Could the 20.3-million-pixel Samsung Galaxy NX with Android operating system change the way enthusiast photographers use and think about their cameras? Read the Samsung Galaxy NX review...
Samsung Galaxy NX review – Autofocus
Samsung has opted for the same advanced hybrid autofocus system in the Galaxy NX as in the NX300, consisting of 105 phase-detection and 247 contrast-detection points. Samsung claims the phase-detection points that work in the middle portion of the frame are the quickest, while the contrast AF points that work across the entire frame are the most accurate. Theoretically, combining these should result in quick and accurate AF.
In bright conditions, the AF is as quick and as accurate as you would expect from a similarly priced compact system camera. In low-light conditions, the autofocus spends a while hunting for focus, often taking a couple of seconds and on occasion missing completely. The focus assist beam does offer some help in finding focus in low light, but due to its placement on the camera the beam is commonly obstructed when using a larger lens or a lens hood. An alternative placement situated further from the lens mount would solve this problem.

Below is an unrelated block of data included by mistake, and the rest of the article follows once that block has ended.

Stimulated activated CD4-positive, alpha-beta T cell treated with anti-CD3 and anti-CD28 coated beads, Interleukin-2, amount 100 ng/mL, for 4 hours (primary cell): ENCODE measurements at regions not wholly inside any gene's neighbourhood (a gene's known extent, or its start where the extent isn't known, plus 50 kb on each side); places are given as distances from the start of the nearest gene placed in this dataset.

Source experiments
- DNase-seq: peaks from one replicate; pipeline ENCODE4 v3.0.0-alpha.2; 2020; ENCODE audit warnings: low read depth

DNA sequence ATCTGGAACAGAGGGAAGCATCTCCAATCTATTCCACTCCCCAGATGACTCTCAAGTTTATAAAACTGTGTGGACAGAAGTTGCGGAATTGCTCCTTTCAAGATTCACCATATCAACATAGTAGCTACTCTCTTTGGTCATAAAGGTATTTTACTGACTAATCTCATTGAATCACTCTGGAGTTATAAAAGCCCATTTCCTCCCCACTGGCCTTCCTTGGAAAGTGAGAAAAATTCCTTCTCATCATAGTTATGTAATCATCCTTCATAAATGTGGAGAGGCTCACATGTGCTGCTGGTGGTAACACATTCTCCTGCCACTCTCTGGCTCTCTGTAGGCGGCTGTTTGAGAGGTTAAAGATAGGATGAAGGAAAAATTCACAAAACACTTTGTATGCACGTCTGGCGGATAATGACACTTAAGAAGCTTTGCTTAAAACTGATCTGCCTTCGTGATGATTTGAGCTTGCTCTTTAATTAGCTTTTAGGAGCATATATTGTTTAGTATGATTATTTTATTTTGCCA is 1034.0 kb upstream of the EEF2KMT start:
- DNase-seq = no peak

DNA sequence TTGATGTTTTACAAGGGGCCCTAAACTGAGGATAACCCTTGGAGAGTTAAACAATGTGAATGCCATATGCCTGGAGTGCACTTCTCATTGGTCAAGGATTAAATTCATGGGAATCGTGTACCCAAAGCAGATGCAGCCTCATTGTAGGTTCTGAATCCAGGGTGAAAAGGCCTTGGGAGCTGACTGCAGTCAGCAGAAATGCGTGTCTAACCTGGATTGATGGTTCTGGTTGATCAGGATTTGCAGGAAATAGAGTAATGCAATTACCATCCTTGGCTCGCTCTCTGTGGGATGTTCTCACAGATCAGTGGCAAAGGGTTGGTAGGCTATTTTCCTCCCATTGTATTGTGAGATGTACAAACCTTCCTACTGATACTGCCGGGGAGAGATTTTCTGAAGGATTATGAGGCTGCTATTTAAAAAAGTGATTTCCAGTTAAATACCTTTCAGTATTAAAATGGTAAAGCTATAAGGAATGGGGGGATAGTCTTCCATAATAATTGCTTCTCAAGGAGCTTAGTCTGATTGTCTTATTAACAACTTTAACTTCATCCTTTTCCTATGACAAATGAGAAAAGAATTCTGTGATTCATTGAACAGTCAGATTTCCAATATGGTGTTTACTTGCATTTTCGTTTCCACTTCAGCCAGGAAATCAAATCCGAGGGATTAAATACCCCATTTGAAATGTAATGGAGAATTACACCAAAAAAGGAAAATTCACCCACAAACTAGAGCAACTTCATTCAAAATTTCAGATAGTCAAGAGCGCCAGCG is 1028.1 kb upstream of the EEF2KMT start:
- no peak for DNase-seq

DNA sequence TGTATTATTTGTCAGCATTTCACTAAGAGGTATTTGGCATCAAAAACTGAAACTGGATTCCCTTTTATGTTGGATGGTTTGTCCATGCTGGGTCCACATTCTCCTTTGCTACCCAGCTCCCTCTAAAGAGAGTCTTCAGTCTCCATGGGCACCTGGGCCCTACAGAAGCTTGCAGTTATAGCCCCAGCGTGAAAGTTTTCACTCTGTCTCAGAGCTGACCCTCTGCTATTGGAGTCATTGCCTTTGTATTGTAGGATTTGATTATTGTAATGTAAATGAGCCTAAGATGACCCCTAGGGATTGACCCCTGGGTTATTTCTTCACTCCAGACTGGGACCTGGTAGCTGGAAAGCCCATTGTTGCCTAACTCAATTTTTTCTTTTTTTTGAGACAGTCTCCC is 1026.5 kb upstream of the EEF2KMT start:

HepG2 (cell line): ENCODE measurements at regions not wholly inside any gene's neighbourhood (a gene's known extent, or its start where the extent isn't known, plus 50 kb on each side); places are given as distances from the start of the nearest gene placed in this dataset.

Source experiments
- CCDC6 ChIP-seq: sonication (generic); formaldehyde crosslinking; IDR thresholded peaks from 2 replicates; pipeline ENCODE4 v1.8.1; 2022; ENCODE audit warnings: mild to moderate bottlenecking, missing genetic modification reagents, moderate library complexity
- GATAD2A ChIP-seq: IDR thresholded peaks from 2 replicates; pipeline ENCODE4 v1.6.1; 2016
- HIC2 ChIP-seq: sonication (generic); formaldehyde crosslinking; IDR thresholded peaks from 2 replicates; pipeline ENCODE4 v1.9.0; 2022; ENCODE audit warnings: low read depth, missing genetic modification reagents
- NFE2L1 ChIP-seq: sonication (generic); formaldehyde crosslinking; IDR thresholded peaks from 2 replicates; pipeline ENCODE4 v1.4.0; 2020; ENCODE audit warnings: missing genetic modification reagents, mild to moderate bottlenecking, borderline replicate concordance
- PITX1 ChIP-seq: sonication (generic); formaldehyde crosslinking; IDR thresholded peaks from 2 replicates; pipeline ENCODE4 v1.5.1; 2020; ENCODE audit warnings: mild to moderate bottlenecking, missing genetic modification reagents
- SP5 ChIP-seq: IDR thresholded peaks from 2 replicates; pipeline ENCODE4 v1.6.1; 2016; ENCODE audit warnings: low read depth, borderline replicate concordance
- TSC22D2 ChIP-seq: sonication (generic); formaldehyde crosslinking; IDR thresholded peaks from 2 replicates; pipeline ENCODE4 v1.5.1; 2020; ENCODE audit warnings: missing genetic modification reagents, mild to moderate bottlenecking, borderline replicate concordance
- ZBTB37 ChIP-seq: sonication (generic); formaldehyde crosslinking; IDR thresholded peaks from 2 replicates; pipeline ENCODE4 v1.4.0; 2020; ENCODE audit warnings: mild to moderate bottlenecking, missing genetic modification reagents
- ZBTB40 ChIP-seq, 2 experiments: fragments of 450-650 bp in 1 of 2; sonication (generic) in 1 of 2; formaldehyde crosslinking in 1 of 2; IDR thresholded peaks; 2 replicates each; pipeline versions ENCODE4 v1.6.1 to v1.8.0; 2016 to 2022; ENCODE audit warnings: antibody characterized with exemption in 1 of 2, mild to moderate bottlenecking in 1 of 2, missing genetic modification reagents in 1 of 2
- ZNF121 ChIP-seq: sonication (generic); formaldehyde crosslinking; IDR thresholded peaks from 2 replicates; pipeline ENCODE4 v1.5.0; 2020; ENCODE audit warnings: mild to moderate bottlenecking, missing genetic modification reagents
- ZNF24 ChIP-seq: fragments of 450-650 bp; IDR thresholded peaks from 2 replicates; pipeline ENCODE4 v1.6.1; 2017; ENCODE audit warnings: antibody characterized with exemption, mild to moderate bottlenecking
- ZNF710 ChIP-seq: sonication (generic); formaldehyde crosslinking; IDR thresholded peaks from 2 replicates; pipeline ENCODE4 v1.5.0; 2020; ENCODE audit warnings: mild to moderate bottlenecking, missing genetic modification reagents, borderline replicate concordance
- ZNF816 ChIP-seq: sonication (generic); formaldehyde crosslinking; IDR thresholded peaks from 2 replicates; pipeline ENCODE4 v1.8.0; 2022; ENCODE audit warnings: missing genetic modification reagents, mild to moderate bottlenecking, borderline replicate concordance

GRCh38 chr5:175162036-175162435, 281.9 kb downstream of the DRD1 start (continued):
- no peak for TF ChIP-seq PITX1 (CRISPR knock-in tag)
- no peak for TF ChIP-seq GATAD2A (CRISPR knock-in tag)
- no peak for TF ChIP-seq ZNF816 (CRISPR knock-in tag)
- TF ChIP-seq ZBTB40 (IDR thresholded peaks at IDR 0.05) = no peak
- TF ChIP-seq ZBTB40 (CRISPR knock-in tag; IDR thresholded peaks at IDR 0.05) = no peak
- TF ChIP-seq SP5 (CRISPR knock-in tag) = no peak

Selecting a point of focus by touching the 4.77in screen makes autofocusing incredibly easy, and it was most certainly my go-to option when using the camera. It’s much faster than finding a focus point manually and offers more control over automatic AF points. Undoubtedly, this is one of the significant benefits of a large touchscreen with 247 focus points.
Also of note is that the Galaxy NX adopts the focus-peaking feature of the NX300. This allows the user to manually focus and preview a highlight around the outline of areas that are brought into focus. This outline varies in intensity to indicate optimum focus and the colour can be set to red, white or green. An on/off controllable feature called MF assist aids in manual focusing by zooming in 5x when the focus ring is moved.